Motivation, Memory and Concentration in Depression

While we are familiar with the common experiences of people suffering from depression – low mood, sadness, hopelessness etc, some of the less often talked-about symptoms are the most problematic in treatment and recovery.

The impact depression has on motivation, memory, concentration and other cognitive functions such as problem solving has a significant effect on the sufferers.  These effects are the source of great frustration to family and friends who want to help, and guilt and fear in sufferers.

It is not uncommon to have a person with depression present with anxiety about poor memory and fear they are developing dementia.  It can be reassuring to find that it is often a problem caused by their depression.

We know that exercise, structure and routine, socializing and keeping busy improve the way we feel and can increase levels of serotonin believed to be important for assisting depression.  However, lack of motivation becomes a major impediment to the ability to do these things.  Those who have lived with a depressed teenager will attest to the frustration of trying to get them out of bed! 

For the depressed person asked to perform these tasks, it feels like there is a ball and chain around their ankle.  This exacerbates the low self-esteem and sense of being a failure, that often accompanies depression.  For young people, especially those studying, the pressure to perform while experiencing these symptoms is stressful, with inflexible education systems having structures that make it hard to take some time off, such as deadlines for assignments.  

In some states in the US, they are implementing “Mental Health Leave Days” to provide a legitimate excuse to be absent from school.  While the structure and routine of school can be helpful, the hope is that this will assist the authorities to identify the difficulties in some students.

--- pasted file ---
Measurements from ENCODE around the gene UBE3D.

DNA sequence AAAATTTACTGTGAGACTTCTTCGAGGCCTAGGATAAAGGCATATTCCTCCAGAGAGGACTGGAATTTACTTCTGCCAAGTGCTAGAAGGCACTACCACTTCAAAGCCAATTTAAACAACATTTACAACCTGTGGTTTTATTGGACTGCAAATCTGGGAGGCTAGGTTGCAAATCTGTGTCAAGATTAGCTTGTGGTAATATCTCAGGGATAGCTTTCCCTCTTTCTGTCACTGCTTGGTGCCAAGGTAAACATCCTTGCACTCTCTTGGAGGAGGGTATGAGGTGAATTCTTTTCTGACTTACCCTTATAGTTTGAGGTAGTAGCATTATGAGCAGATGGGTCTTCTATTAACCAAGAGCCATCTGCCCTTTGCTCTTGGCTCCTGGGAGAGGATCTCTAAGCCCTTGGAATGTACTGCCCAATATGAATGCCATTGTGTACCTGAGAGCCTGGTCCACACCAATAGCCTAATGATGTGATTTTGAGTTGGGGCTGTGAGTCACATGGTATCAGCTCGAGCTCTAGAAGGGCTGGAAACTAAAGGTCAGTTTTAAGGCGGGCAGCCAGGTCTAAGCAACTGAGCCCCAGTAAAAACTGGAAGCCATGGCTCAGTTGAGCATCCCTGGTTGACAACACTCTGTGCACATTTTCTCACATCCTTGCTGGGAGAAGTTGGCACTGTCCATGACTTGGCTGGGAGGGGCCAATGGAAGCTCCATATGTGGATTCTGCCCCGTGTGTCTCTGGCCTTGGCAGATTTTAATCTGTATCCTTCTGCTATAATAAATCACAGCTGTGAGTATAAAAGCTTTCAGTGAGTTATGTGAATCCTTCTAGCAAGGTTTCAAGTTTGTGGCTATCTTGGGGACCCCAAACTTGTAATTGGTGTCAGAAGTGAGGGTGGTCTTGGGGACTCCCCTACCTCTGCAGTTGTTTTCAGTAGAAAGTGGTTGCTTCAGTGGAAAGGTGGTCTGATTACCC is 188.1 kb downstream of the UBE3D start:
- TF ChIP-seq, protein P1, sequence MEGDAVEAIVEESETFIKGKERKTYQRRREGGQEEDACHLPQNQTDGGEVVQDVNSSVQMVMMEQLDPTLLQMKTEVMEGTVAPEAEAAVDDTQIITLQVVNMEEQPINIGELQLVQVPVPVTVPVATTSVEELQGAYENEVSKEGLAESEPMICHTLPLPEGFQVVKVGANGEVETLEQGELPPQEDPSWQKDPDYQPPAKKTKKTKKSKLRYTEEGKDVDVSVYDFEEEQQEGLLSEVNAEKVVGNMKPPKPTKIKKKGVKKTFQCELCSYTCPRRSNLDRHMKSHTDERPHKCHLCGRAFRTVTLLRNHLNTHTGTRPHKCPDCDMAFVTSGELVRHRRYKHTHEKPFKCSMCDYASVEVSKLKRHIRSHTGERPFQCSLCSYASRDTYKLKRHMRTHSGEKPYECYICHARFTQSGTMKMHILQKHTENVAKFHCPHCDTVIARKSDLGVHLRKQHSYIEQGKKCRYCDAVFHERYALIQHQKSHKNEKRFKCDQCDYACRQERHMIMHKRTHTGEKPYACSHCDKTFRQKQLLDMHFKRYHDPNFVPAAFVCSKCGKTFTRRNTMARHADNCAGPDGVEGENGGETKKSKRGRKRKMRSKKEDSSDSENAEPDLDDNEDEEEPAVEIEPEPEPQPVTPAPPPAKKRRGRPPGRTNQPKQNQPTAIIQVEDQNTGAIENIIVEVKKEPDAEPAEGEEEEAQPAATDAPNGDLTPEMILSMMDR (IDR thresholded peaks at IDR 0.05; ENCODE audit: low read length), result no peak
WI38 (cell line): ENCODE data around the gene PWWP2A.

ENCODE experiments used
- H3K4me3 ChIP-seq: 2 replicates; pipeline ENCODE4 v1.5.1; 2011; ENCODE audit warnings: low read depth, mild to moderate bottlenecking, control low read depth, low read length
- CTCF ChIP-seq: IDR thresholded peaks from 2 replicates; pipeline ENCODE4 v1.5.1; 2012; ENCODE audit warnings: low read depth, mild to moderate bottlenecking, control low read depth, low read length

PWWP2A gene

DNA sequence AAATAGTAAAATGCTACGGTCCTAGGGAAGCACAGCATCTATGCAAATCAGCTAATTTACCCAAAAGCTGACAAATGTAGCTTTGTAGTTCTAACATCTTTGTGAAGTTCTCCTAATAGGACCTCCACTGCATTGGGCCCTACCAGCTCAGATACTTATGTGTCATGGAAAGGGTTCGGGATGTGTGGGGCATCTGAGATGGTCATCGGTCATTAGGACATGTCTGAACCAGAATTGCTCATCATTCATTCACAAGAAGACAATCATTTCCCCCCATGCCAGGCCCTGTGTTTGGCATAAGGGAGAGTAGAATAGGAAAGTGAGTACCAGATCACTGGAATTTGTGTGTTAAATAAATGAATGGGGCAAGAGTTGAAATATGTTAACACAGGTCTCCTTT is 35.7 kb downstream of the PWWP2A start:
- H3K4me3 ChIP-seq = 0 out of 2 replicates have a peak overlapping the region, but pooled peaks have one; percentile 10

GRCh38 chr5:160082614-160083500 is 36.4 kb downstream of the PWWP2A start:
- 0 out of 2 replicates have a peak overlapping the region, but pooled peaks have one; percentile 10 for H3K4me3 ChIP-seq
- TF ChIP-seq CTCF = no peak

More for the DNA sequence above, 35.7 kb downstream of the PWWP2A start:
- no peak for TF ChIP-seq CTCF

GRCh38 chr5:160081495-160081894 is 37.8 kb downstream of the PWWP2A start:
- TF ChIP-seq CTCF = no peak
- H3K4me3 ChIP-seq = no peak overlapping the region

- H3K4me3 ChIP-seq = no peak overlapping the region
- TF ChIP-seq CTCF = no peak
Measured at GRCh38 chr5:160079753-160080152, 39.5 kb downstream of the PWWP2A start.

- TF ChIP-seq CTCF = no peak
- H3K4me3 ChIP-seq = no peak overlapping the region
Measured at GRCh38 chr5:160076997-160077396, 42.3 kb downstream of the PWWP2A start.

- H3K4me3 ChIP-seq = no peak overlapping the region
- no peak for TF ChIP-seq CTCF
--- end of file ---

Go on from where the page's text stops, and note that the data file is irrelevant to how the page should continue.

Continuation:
With a medical problem, it is easy for us to be understanding towards ourselves or someone else.  For example, if they have a broken leg or pneumonia, we know that it will take time to recover and the process can be difficult.  We might have to do some physio and pace ourselves because it is painful and tiring.  We understand why, so we do a little regularly and give ourselves a pat on the back.

Low motivation in depression is just as much a symptom as pain and fatigue.  The sufferer needs to be encouraged with small goals – getting up and dressed, doing some physical activity no matter how small – for example.

There is a link between concentration and memory.  Poor concentration means being easily distracted which inhibits learning.  It is essential for work, socialising, motor skills and playing sport.  The sufferer can become overwhelmed and confused.

What to do:

  • Firstly, be kind to yourself or your loved one.
  • Pace your activities.  Break down tasks into manageable chunks. 
  • Don’t judge yourself against what you can do when you’re well (just the same as you do with a broken leg).  That will come when you recover.
  • Remove distractions, these can be overwhelming and stressful.
  • Write things down.
  • Structure your day, even down to planning what to wear/eat etc.
  • Monitor diet and sleep.  Not too much or too little.
  • In the case of students, make the situation known to year co-ordinators or the counsellor at school.  At university go to the student counselling services and apply for any special considerations available and make use of these.
  • If you’re living with a person suffering from depression, take care of yourself and get support, if needed.  Take time out regularly

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